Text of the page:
Is council conduct code ‘deficient’?

A move to revitalise the Kaipara District Council Code of Conduct, which would effectively administer workplace rules for councillors, has been defeated with one councillor saying he is defending ‘freedom of speech and open debate’. 

With a 75 per cent vote required for approval, two councillors voted against a motion to upgrade the code, with one abstaining, effectively stalling the measure.

The Code of Conduct provides an explanation of the obligations on elected members under the Local Government Official Information and Meetings Act 1987, and sets out a process for complaints against an elected member.

In proposing revisions to the code, KDC chief executive Peter Tynan said: ”The existence of an unenforceable code has the potential to impact negatively on the behaviour of elected members and reduce council’s standing with its communities.”

Mayor Jason Smith, confirmed there was an agenda item at the May 28 council meeting making the code of conduct workable “ by fixing flaws and gaps.

“There were problems we needed to fix to make it workable and I’m disappointed to say councillors voted against the measures. So the existing code is not workable and I can’t see when it can be revisited — it could be months and months.”

Councillors Julie Geange and Jonathon Larsen voted against the measure, while Cr Wade abstained.

“After what KDC has been through in recent years with commissioners, revolving CEOs and changing mayors the positive way forward is by unity as a group, and by an agreed vision,” Cr Wade told Lifestyler. “My reason for abstaining was because I wanted more information.” Cr Geange, having voted against revision, referred Lifestyler’s questions back to the mayor.

“As per the current code of conduct … the mayor is the first point of contact for the official view of the governing body on any issue,” she said.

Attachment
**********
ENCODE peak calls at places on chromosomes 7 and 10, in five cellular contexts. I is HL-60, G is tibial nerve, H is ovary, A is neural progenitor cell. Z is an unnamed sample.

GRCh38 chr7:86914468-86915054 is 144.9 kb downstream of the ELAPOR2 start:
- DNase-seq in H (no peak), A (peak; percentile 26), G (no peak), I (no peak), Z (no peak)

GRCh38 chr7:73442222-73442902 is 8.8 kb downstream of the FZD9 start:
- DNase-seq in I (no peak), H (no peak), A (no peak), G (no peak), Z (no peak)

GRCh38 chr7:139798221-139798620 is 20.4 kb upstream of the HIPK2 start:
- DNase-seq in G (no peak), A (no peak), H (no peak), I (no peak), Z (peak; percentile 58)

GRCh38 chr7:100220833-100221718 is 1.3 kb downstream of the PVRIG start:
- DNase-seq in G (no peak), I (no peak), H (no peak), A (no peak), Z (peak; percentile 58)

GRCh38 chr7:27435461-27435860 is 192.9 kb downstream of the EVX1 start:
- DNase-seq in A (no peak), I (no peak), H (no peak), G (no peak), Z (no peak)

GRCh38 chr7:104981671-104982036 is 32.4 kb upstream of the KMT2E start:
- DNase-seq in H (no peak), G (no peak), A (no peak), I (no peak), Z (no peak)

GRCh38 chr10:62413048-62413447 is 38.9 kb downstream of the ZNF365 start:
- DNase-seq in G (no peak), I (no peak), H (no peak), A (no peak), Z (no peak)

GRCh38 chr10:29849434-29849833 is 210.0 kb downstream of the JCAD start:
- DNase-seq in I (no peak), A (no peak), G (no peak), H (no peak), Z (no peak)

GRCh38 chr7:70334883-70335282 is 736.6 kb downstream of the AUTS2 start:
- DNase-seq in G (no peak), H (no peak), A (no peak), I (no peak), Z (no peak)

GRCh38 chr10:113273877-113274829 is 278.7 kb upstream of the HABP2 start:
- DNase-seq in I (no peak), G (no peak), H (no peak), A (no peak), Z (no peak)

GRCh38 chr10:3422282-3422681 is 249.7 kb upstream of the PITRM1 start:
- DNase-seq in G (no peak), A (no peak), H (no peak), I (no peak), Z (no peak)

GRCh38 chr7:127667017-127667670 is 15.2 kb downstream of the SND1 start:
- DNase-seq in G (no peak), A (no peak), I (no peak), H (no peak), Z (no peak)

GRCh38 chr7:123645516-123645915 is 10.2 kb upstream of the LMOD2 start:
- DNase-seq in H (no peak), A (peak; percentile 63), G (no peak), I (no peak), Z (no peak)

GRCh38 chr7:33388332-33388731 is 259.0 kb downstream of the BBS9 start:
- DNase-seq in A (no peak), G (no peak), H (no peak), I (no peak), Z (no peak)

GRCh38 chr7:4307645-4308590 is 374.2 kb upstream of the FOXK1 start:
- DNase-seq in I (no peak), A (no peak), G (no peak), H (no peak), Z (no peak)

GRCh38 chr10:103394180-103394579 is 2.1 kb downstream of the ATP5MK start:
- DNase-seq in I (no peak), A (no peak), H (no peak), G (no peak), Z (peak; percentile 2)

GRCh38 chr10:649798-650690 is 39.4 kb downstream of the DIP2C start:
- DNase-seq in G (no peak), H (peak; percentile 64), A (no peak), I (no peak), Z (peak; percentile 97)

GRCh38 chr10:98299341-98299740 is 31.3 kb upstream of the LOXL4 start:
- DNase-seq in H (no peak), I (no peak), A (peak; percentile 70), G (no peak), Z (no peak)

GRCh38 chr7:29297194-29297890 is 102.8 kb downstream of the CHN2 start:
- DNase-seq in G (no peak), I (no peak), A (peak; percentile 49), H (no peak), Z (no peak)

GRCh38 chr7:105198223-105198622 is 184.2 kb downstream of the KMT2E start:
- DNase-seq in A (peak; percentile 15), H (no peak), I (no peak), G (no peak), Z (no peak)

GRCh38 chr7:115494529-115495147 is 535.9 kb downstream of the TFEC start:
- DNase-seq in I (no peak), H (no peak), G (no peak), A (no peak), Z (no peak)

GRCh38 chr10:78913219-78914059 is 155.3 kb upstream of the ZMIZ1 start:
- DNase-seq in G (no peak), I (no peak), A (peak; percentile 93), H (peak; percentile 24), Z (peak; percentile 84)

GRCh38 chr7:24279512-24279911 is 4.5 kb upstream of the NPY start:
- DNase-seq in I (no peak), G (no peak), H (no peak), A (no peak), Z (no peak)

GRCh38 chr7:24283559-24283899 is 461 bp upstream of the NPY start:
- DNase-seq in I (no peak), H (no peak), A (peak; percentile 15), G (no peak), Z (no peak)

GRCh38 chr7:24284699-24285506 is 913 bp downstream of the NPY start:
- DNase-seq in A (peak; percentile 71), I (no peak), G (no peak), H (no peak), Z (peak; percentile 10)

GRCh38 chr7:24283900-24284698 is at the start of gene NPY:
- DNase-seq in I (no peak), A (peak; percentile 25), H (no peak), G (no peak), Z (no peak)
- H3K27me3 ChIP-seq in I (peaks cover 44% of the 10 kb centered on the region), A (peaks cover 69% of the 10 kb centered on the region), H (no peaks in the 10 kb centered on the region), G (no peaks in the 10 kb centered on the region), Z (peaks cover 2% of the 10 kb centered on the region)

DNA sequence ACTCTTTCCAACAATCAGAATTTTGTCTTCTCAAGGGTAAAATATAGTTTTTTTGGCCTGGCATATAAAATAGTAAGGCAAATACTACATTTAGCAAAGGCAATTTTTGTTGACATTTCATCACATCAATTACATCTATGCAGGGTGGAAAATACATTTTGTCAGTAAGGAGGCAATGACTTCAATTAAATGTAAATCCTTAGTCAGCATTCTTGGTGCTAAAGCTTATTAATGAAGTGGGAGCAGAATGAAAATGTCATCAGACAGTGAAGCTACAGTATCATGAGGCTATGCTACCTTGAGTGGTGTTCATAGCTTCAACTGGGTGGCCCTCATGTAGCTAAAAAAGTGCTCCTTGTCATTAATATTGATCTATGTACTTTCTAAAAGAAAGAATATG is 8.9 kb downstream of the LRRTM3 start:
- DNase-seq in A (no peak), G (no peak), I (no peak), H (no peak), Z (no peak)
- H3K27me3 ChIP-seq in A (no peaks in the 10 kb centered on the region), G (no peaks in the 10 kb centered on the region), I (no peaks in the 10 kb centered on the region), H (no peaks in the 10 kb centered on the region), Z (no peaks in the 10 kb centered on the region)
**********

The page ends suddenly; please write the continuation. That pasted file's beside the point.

Cr Larsen said that “the recent review of the Code of Conduct was not sanctioned by council. Support for such a review should have been sought from council before unnecessarily committing staff time and resources.  “The amended Code of Conduct aimed to allow the council or a committee of council to impose broad-reaching sanctions on other elected members, based on subjective judgments of what comprises appropriate behaviour. I don’t think that this would provide a fair and impartial process.

“I believe that this approach will compromise freedom of speech and open debate, and would lead to further clubbiness and division on council. I experienced this closed-door clubby culture in the old elected council when I tried to alert the public to the millions of dollars of unsanctioned expenditure on the Mangawhai sewage scheme. We all know what that culture led to.”

Local Government New Zealand, says it does not oversee the use of codes of conduct. “LGNZ does not form a view on whether specific Codes of Conduct are effective or not, nor do we make any judgement on any proposed changes” said communications adviser, Daniel Webster. 

“That is a matter for local decision. LGNZ provides a draft Code of Conduct to all councils, that councils can then amend for their local use.”

The status quo for the existing KDC Code of Conduct has been outlined in the chief executive’s words: ‘While the Code clearly and adequately sets out the standards and behaviours expected of elected members, omissions and inconsistencies raise questions as to whether it could actually be appropriately used to deal with a complaint.’ 


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